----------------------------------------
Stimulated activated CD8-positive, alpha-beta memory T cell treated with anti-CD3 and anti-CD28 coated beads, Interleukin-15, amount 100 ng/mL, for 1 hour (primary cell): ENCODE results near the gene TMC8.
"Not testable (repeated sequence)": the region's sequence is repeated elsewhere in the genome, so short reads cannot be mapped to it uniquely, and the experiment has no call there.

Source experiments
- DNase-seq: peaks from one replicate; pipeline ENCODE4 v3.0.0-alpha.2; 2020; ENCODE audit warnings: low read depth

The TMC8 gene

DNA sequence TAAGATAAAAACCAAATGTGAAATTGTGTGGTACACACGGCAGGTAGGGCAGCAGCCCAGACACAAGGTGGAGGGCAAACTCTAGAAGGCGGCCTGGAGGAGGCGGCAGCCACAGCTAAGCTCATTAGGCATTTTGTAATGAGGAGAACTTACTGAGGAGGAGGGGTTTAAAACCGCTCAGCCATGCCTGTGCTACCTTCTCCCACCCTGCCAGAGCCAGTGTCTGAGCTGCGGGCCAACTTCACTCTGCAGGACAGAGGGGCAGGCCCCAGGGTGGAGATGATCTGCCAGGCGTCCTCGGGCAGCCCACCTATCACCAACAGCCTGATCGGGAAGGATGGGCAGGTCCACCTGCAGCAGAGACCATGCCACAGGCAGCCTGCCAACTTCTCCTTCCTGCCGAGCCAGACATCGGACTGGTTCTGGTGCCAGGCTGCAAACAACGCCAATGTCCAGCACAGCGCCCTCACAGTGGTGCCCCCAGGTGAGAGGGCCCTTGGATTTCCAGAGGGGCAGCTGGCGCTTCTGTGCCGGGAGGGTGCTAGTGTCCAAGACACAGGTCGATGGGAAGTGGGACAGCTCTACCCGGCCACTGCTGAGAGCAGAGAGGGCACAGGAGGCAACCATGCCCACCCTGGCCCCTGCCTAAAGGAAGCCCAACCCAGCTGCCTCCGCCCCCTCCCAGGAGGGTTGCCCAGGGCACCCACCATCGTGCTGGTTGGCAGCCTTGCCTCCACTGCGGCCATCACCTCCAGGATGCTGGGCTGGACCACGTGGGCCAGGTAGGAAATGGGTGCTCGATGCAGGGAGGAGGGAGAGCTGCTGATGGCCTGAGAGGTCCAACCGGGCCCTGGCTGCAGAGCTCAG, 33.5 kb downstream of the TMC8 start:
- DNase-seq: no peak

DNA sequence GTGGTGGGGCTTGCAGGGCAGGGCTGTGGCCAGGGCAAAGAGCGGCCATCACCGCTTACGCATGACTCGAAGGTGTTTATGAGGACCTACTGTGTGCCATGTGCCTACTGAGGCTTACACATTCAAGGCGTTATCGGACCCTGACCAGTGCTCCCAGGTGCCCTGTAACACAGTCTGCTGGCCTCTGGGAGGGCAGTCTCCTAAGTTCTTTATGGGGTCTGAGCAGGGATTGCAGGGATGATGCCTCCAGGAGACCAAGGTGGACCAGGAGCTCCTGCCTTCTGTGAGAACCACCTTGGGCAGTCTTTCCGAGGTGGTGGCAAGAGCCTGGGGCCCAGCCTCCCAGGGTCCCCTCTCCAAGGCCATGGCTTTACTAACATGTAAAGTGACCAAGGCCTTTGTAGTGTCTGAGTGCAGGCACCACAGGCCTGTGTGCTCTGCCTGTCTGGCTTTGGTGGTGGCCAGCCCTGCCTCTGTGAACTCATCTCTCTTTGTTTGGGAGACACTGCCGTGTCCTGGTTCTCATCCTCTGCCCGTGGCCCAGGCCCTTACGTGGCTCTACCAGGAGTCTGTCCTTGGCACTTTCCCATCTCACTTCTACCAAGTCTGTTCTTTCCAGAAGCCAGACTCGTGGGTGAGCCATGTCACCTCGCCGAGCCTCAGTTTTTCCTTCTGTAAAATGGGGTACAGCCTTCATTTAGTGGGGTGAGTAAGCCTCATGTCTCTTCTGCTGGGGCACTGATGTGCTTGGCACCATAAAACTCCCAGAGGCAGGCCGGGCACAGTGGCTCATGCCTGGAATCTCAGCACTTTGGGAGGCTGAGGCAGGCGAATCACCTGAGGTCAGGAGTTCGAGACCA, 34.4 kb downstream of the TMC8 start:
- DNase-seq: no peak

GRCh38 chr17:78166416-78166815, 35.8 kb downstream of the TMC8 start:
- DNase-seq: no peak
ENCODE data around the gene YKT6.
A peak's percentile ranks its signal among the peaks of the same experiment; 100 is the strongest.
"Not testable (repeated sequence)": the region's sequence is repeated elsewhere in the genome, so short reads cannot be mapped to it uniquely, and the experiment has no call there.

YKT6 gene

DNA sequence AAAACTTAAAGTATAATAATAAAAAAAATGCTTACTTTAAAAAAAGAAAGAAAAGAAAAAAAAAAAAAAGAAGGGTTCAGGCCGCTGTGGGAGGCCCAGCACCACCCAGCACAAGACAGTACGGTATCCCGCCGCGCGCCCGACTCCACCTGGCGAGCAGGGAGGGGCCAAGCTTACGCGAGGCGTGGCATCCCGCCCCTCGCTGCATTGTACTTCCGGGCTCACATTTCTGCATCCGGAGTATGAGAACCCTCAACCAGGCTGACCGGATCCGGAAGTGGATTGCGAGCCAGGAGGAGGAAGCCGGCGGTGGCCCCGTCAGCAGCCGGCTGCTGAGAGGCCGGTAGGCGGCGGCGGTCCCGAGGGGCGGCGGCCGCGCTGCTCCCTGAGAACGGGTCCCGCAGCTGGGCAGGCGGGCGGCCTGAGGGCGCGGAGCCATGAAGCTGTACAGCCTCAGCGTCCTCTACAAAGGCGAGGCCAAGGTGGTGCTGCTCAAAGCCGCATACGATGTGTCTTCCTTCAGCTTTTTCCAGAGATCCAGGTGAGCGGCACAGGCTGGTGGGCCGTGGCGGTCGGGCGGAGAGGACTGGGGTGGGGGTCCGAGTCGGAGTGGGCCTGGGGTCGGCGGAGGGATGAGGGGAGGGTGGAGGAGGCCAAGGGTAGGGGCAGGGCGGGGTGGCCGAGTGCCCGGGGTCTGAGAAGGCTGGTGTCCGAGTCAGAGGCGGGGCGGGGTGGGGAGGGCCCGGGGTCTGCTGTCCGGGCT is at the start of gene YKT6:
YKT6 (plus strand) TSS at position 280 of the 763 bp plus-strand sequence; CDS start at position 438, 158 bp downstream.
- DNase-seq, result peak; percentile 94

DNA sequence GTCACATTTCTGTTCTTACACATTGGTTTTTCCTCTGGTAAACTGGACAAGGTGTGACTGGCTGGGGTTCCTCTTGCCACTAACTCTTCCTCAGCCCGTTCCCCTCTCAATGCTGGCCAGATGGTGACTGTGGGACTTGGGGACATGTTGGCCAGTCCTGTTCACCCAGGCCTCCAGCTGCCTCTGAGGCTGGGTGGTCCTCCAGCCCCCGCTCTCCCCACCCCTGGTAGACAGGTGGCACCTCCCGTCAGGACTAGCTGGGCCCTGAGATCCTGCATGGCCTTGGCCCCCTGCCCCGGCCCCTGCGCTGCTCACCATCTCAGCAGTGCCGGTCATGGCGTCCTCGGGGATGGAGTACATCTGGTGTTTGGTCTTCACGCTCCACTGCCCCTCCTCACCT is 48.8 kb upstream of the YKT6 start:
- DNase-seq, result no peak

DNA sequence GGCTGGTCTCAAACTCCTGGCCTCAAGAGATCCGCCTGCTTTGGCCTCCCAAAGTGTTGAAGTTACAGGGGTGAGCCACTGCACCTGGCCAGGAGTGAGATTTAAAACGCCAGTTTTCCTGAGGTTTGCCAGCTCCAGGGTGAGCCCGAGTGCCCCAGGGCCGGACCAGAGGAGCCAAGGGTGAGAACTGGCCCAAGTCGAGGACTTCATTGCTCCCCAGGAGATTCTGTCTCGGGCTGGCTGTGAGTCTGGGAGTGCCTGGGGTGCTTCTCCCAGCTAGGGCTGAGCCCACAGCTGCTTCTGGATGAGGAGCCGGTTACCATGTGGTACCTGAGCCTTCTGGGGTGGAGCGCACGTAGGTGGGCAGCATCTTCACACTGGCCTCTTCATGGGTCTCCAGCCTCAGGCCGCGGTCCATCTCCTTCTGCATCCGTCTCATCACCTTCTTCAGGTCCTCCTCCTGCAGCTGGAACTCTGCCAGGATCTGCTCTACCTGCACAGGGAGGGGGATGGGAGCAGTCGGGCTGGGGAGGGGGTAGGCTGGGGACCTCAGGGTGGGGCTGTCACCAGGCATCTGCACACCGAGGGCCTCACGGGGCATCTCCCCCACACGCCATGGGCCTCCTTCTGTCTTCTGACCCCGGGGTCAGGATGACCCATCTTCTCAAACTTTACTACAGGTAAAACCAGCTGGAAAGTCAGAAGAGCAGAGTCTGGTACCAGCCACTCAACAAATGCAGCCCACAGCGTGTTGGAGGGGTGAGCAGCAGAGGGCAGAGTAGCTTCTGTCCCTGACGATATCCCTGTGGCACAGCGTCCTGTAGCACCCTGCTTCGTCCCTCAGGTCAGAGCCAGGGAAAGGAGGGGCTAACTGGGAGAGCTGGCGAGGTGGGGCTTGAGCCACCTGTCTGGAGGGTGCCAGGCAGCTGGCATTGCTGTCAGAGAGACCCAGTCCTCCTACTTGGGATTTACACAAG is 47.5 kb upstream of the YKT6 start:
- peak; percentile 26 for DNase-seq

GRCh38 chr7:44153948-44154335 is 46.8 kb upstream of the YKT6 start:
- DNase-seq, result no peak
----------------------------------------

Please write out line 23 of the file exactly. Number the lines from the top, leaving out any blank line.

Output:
GRCh38 chr7:44153948-44154335 is 46.8 kb upstream of the YKT6 start: